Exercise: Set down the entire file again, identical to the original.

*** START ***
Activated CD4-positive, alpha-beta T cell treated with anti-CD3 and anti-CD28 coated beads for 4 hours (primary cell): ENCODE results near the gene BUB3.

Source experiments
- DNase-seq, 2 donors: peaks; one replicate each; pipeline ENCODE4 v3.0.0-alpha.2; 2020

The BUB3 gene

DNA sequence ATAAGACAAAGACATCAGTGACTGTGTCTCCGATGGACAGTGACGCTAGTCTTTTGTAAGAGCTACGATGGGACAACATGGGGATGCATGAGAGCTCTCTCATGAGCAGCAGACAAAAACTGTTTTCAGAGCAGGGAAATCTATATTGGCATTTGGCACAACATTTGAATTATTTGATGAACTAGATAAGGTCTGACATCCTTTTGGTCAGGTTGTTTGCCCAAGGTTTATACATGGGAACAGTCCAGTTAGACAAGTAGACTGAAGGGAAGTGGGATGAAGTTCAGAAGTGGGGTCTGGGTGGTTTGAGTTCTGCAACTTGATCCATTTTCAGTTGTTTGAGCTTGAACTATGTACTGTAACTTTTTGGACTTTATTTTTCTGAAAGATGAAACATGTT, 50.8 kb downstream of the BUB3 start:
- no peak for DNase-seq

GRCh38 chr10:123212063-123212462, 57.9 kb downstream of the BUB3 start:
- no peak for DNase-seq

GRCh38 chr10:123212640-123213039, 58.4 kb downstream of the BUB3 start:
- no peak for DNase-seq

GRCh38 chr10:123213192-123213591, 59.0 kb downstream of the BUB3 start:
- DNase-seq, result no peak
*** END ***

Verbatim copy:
Activated CD4-positive, alpha-beta T cell treated with anti-CD3 and anti-CD28 coated beads for 4 hours (primary cell): ENCODE results near the gene BUB3.

Source experiments
- DNase-seq, 2 donors: peaks; one replicate each; pipeline ENCODE4 v3.0.0-alpha.2; 2020

The BUB3 gene

DNA sequence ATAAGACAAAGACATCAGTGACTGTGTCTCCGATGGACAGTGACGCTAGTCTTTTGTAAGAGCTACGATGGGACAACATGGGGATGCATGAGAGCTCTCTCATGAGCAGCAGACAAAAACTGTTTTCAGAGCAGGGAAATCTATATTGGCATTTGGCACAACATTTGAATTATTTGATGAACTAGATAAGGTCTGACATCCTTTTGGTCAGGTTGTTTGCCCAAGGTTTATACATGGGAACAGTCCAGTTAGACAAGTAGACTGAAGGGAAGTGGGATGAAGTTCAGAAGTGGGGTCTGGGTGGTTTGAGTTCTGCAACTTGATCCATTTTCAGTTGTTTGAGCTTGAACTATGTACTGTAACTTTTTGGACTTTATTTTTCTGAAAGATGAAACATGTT, 50.8 kb downstream of the BUB3 start:
- no peak for DNase-seq

GRCh38 chr10:123212063-123212462, 57.9 kb downstream of the BUB3 start:
- no peak for DNase-seq

GRCh38 chr10:123212640-123213039, 58.4 kb downstream of the BUB3 start:
- no peak for DNase-seq

GRCh38 chr10:123213192-123213591, 59.0 kb downstream of the BUB3 start:
- DNase-seq, result no peak